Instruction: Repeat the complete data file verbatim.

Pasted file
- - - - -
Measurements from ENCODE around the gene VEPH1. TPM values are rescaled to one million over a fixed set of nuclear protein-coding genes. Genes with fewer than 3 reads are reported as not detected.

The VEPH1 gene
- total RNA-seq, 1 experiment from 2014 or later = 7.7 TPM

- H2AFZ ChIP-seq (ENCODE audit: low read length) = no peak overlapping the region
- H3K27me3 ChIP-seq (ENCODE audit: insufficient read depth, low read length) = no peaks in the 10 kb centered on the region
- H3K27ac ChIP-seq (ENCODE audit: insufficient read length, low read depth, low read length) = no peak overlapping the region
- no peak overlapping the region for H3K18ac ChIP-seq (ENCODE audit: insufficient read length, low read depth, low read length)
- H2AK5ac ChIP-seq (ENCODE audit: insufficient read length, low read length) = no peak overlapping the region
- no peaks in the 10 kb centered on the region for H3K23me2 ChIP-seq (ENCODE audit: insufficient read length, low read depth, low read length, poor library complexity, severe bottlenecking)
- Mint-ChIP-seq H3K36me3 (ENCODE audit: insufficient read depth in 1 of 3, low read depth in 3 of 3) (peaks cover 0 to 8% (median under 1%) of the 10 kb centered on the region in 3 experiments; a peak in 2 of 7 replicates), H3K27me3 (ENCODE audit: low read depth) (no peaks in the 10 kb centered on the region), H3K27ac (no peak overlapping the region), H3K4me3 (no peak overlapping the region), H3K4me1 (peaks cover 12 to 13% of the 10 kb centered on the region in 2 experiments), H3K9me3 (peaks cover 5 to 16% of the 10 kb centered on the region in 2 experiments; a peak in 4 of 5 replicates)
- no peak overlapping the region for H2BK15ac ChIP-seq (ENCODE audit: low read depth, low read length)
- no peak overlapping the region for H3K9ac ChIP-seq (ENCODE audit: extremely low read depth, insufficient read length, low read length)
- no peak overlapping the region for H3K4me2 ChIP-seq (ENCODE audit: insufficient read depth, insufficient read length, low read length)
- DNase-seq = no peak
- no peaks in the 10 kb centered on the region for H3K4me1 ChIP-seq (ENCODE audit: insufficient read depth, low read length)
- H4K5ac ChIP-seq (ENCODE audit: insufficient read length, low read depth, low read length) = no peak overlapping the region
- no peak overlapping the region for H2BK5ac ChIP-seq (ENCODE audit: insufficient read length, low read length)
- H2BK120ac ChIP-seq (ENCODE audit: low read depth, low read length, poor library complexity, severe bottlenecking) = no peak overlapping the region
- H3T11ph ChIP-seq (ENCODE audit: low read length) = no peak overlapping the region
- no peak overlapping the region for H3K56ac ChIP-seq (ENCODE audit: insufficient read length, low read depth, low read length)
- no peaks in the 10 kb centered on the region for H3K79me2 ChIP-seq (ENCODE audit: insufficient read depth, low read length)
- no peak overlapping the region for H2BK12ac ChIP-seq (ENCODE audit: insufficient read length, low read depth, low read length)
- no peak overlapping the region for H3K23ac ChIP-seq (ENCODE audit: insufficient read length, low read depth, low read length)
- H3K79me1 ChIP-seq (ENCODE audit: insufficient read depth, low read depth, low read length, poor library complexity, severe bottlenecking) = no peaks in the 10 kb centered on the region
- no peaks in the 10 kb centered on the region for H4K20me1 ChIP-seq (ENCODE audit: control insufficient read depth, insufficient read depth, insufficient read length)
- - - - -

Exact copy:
Measurements from ENCODE around the gene VEPH1. TPM values are rescaled to one million over a fixed set of nuclear protein-coding genes. Genes with fewer than 3 reads are reported as not detected.

The VEPH1 gene
- total RNA-seq, 1 experiment from 2014 or later = 7.7 TPM

- H2AFZ ChIP-seq (ENCODE audit: low read length) = no peak overlapping the region
- H3K27me3 ChIP-seq (ENCODE audit: insufficient read depth, low read length) = no peaks in the 10 kb centered on the region
- H3K27ac ChIP-seq (ENCODE audit: insufficient read length, low read depth, low read length) = no peak overlapping the region
- no peak overlapping the region for H3K18ac ChIP-seq (ENCODE audit: insufficient read length, low read depth, low read length)
- H2AK5ac ChIP-seq (ENCODE audit: insufficient read length, low read length) = no peak overlapping the region
- no peaks in the 10 kb centered on the region for H3K23me2 ChIP-seq (ENCODE audit: insufficient read length, low read depth, low read length, poor library complexity, severe bottlenecking)
- Mint-ChIP-seq H3K36me3 (ENCODE audit: insufficient read depth in 1 of 3, low read depth in 3 of 3) (peaks cover 0 to 8% (median under 1%) of the 10 kb centered on the region in 3 experiments; a peak in 2 of 7 replicates), H3K27me3 (ENCODE audit: low read depth) (no peaks in the 10 kb centered on the region), H3K27ac (no peak overlapping the region), H3K4me3 (no peak overlapping the region), H3K4me1 (peaks cover 12 to 13% of the 10 kb centered on the region in 2 experiments), H3K9me3 (peaks cover 5 to 16% of the 10 kb centered on the region in 2 experiments; a peak in 4 of 5 replicates)
- no peak overlapping the region for H2BK15ac ChIP-seq (ENCODE audit: low read depth, low read length)
- no peak overlapping the region for H3K9ac ChIP-seq (ENCODE audit: extremely low read depth, insufficient read length, low read length)
- no peak overlapping the region for H3K4me2 ChIP-seq (ENCODE audit: insufficient read depth, insufficient read length, low read length)
- DNase-seq = no peak
- no peaks in the 10 kb centered on the region for H3K4me1 ChIP-seq (ENCODE audit: insufficient read depth, low read length)
- H4K5ac ChIP-seq (ENCODE audit: insufficient read length, low read depth, low read length) = no peak overlapping the region
- no peak overlapping the region for H2BK5ac ChIP-seq (ENCODE audit: insufficient read length, low read length)
- H2BK120ac ChIP-seq (ENCODE audit: low read depth, low read length, poor library complexity, severe bottlenecking) = no peak overlapping the region
- H3T11ph ChIP-seq (ENCODE audit: low read length) = no peak overlapping the region
- no peak overlapping the region for H3K56ac ChIP-seq (ENCODE audit: insufficient read length, low read depth, low read length)
- no peaks in the 10 kb centered on the region for H3K79me2 ChIP-seq (ENCODE audit: insufficient read depth, low read length)
- no peak overlapping the region for H2BK12ac ChIP-seq (ENCODE audit: insufficient read length, low read depth, low read length)
- no peak overlapping the region for H3K23ac ChIP-seq (ENCODE audit: insufficient read length, low read depth, low read length)
- H3K79me1 ChIP-seq (ENCODE audit: insufficient read depth, low read depth, low read length, poor library complexity, severe bottlenecking) = no peaks in the 10 kb centered on the region
- no peaks in the 10 kb centered on the region for H4K20me1 ChIP-seq (ENCODE audit: control insufficient read depth, insufficient read depth, insufficient read length)